What is prenatal testing?
Prenatal testing performed during pregnancy helps physicians detect any congenital anomalies or genetic disorders in the fetus. If a screening test, such as ultrasound, is found to be abnormal or if there is a family history of a genetic disorder prenatal testing may be recommended.
DNA molecules are packaged into thread-like structures called chromosomes. Gene mutations occur due to changes to the DNA sequence, chromosomal structure, or number of chromosomes. Genetic aberrations play an essential role in many genetic disorders and can be inherited from parents or occur spontaneously during embryonic development.
With advances in human genetic research and analysis technologies, various types of causative genetic aberrations associated with disorders can be detected prenatally thus providing valuable information to aid parents, physicians, and genetic counselors in making the best decisions before and after birth.
Types of prenatal genetic tests
Prenatal genetic tests can be performed using DNA extracted from amniocytes (amniocentesis), chorionic villus sampling (CVS), or circulating fetal DNA (cfDNA). Genetic testing of cfDNA, unlike amniocentesis and CVS, is non-invasive since it is present in the mother’s blood.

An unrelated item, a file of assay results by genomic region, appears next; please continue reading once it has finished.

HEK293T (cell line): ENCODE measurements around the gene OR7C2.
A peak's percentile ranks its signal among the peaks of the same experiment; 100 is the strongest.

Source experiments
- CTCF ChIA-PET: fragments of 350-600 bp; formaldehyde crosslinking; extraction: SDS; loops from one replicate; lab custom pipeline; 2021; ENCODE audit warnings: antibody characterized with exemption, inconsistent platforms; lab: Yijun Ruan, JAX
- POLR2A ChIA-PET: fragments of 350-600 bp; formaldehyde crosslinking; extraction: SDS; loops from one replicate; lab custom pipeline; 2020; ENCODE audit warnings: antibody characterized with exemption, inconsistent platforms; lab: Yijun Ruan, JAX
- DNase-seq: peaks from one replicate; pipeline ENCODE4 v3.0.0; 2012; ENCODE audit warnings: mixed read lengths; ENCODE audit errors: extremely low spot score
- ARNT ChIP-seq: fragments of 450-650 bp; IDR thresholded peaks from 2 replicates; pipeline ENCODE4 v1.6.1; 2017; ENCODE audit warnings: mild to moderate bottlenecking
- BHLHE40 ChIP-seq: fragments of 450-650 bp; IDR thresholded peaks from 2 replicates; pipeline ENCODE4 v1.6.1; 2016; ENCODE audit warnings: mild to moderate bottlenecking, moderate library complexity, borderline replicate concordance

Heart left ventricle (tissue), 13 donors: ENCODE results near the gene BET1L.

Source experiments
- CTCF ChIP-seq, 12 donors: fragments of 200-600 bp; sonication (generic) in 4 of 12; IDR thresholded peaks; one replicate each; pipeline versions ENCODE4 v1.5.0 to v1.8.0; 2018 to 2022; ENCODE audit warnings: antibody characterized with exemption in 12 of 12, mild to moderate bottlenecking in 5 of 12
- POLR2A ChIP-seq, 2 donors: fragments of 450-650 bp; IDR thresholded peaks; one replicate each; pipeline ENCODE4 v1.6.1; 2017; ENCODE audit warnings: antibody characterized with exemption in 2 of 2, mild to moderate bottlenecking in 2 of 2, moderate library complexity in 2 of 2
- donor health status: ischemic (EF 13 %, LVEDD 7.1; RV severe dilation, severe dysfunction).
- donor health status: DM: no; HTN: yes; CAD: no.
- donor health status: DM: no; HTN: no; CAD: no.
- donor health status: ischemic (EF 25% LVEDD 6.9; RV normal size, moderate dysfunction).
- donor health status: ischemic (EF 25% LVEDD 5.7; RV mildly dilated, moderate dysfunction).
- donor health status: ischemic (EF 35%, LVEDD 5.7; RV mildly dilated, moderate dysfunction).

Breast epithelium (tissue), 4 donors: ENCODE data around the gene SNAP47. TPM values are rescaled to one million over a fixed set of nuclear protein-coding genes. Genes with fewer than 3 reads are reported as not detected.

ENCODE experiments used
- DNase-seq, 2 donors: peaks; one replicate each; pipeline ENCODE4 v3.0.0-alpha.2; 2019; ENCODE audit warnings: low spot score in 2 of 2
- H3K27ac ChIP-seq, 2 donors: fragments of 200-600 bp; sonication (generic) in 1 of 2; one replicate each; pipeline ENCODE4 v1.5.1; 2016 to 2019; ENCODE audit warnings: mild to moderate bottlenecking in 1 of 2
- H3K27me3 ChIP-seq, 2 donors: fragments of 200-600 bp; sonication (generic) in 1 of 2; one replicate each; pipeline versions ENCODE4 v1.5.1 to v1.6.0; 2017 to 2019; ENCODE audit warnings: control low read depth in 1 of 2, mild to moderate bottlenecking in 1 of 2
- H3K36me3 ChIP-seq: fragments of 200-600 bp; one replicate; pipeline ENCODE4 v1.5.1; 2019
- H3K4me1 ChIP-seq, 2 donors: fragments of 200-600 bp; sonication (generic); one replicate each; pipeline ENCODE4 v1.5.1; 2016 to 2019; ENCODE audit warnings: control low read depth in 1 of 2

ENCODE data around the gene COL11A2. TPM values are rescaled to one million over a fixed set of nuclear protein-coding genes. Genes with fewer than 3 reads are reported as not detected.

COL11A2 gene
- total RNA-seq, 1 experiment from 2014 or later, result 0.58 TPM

Karyotyping, the traditional prenatal genetic test, is a low-resolution method that examines a picture of stained chromosomes. Because of its low resolution, certain genetic disorders, such as those with tiny mutations, can be missed by karyotyping.
DNA sequencing of cfDNA reduces the need for invasive procedures and can be beneficial for women diagnosed with high-risk pregnancies.
Benefits of prenatal testing
Prenatal testing provides information on the health of the mother and the baby during pregnancy and the baby’s risk of developing genetic disorders. Having this valuable information enables parents and their physicians to proactively manage both the mother’s and baby’s health during pregnancy and after birth.